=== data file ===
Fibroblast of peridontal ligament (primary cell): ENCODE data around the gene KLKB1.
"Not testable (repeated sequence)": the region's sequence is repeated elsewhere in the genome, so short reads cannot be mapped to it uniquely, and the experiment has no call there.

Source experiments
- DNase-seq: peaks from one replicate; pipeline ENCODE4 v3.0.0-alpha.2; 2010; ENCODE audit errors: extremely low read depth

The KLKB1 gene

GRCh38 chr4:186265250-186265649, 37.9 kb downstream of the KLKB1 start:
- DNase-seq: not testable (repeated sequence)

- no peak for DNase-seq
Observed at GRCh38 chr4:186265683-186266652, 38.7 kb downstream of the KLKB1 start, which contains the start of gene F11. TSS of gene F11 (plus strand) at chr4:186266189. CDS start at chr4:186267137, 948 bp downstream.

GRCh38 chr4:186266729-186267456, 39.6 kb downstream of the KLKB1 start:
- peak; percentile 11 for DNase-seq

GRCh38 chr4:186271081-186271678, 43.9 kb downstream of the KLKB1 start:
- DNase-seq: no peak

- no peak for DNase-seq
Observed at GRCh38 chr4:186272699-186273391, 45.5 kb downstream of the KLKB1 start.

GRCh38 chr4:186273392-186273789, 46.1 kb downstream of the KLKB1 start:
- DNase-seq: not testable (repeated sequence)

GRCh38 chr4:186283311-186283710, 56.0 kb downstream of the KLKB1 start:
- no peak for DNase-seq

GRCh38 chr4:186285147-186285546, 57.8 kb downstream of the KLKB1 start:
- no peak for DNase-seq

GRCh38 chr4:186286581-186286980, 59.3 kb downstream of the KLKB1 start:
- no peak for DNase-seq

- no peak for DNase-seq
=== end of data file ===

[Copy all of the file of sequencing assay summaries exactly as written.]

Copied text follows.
Fibroblast of peridontal ligament (primary cell): ENCODE data around the gene KLKB1.
"Not testable (repeated sequence)": the region's sequence is repeated elsewhere in the genome, so short reads cannot be mapped to it uniquely, and the experiment has no call there.

Source experiments
- DNase-seq: peaks from one replicate; pipeline ENCODE4 v3.0.0-alpha.2; 2010; ENCODE audit errors: extremely low read depth

The KLKB1 gene

GRCh38 chr4:186265250-186265649, 37.9 kb downstream of the KLKB1 start:
- DNase-seq: not testable (repeated sequence)

- no peak for DNase-seq
Observed at GRCh38 chr4:186265683-186266652, 38.7 kb downstream of the KLKB1 start, which contains the start of gene F11. TSS of gene F11 (plus strand) at chr4:186266189. CDS start at chr4:186267137, 948 bp downstream.

GRCh38 chr4:186266729-186267456, 39.6 kb downstream of the KLKB1 start:
- peak; percentile 11 for DNase-seq

GRCh38 chr4:186271081-186271678, 43.9 kb downstream of the KLKB1 start:
- DNase-seq: no peak

- no peak for DNase-seq
Observed at GRCh38 chr4:186272699-186273391, 45.5 kb downstream of the KLKB1 start.

GRCh38 chr4:186273392-186273789, 46.1 kb downstream of the KLKB1 start:
- DNase-seq: not testable (repeated sequence)

GRCh38 chr4:186283311-186283710, 56.0 kb downstream of the KLKB1 start:
- no peak for DNase-seq

GRCh38 chr4:186285147-186285546, 57.8 kb downstream of the KLKB1 start:
- no peak for DNase-seq

GRCh38 chr4:186286581-186286980, 59.3 kb downstream of the KLKB1 start:
- no peak for DNase-seq

- no peak for DNase-seq